5 - Distraction

Make the focus of your run something that is not the run. Meeting friends, facilitating getting home from a work do, or picking up something from the shop. This will take the pressure off the run (we wonder why the 10km Brewery Trail Run at Run the Wild is our most popular event?!). 

6 – Create A Pilot Light For Running

Go easy on yourself. When you really don’t want to go out, set the bar low. After all, you only need a tiny flame to start a big fire! Rather than making every run about optimistic goals, set achievable goals that you know you can work towards, and build your confidence from there. Say to yourself your objective is to just run a single mile or even just the warm-up. You often find once you’re out the door you become more keen to keep going. 

7 - Get A Running Coach

Get a coach like the ones offered at Run the Wild. There’s nothing like the accountability of someone checking in with you to make you more likely to get out for a run. It also takes some of the decision-making process away from you. Find a coach who nurtures and encourages the runner you want to be, not just the runner they think you should be. 

8 – Plan To Run

Prepare for your run in advance. Plot a route, lay out your running pack and put your running kit on long before you head out. Have whatever you need to make the transition of being in a nice warm house to outside more likely.  

9 – Add Music

Create a playlist of your most motivational music, or perhaps download a podcast. If I’m on a longer training run, I’ll listen to the ‘Off Menu’ podcast. It’s entirely non-running related, isn’t remotely motivational from a content perspective, but it distracts me and often makes me laugh out loud while I’m running. Whatever you need to get in the zone and out of your own head, just try it. 

10 – Pack Your Running Shoes

Take your running shoes everywhere. Off on a hen do this weekend? Why not pack your running shoes and do a little extra sightseeing? If you’re off for a work trip, why not see if the hotel has a gym/treadmill, or if there’s a river path (it’s a lot harder to get lost if following a waterway). Remember, you don’t need to have a spare 2 hours, just a spare 30 minutes and you’ll feel better for it.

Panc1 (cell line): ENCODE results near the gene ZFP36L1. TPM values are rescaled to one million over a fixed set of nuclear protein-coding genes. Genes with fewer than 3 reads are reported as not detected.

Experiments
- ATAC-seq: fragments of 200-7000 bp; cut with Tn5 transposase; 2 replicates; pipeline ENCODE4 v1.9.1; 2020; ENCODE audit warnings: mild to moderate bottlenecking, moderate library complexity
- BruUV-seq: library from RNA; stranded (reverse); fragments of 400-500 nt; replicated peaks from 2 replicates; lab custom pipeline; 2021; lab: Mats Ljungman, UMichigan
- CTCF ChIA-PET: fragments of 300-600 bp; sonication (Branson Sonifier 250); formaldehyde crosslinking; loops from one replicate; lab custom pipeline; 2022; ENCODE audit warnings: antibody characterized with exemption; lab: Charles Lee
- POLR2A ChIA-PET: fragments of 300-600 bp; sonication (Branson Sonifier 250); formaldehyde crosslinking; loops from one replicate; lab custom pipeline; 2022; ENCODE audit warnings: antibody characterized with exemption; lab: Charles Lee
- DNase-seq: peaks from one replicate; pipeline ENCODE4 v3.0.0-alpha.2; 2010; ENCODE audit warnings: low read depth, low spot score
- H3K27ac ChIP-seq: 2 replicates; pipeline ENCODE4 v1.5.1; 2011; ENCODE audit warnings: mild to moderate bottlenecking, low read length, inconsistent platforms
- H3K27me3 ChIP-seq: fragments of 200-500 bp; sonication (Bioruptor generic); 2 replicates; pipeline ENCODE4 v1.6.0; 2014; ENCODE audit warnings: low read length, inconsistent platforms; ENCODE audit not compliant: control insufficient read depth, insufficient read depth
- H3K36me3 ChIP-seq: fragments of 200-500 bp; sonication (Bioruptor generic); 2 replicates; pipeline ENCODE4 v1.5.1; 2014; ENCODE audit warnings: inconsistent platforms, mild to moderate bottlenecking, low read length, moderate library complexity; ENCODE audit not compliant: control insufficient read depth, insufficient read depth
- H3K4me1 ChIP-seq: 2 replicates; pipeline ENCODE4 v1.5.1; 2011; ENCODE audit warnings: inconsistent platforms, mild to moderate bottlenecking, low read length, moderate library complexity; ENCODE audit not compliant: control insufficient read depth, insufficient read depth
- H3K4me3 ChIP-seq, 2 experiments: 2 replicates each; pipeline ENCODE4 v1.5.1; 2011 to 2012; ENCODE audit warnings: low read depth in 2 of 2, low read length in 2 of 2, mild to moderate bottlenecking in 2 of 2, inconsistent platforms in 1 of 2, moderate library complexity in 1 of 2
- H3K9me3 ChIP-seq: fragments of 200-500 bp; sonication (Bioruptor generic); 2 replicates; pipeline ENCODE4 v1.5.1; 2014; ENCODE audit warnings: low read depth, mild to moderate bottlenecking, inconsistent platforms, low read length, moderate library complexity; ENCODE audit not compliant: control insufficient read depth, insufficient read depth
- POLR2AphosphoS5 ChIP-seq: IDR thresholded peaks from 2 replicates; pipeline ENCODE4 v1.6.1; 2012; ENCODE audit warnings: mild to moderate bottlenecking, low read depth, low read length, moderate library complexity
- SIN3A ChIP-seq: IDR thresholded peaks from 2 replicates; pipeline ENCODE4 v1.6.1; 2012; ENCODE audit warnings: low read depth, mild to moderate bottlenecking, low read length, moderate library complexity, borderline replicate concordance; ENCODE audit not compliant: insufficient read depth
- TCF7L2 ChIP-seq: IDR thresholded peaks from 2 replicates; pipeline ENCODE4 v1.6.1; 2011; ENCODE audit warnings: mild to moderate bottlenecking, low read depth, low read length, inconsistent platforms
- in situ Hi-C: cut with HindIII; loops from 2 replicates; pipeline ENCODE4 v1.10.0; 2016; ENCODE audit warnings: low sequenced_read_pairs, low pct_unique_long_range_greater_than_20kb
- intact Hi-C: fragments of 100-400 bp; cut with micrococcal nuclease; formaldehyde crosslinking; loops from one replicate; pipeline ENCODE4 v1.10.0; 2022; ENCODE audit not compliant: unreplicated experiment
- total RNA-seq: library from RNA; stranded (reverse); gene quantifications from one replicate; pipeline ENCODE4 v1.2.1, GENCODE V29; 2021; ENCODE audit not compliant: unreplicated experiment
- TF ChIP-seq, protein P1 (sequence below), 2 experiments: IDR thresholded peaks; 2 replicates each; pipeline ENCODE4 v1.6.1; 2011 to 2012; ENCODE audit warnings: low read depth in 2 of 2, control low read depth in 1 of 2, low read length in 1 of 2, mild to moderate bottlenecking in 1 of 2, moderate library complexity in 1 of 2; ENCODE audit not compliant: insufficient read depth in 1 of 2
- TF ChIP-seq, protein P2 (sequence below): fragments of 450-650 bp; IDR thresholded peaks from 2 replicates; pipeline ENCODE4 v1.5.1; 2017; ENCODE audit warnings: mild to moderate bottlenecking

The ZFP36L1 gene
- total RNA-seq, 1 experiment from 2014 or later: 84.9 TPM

To get the best out of your motivation, you need to structure it. Find your ‘why’ and see the bigger picture. Don’t let motivation be an emotion, let it support you! 

Thanks so much for your inspiring words, Simon! Put Simon’s tips to practice and keep your training on track.


Looking for a run buddy to stay motivated? Check out the Runners Need Run Club. Led by qualified run leaders, surround yourself with like-minded runners and be supported every step of your journey. Or join Simon and the team on a Run The Wild adventure to try something new. 


Book a Run The Wild Adventure 


About The Author 


Simon James is the founder of Run the Wild - the UK’s first premier, dedicated trail running holiday adventure company. Operating in the UK and the Alps, they deliver holidays that combine the sense of 'team' from mountaineering, with the thrill of trail running in wild places. Simon is a keen trail and marathon runner with a PB of 2hrs 37mins. He is a qualified Leader in Running Fitness as well as International Mountain Leader and offers treks in the Alps. 

You may also like:

Let us know you agree to cookies

We use marketing, analytical and functional cookies as well as similar technologies to give you the best experience. Third parties, including social media platforms, often place tracking cookies on our site to show you personalised adverts outside of our website. We store your cookie preferences for two years and you can edit your preferences via ‘manage cookies’ or through the cookie policy at the bottom of every page. For more information, please see our cookie policy.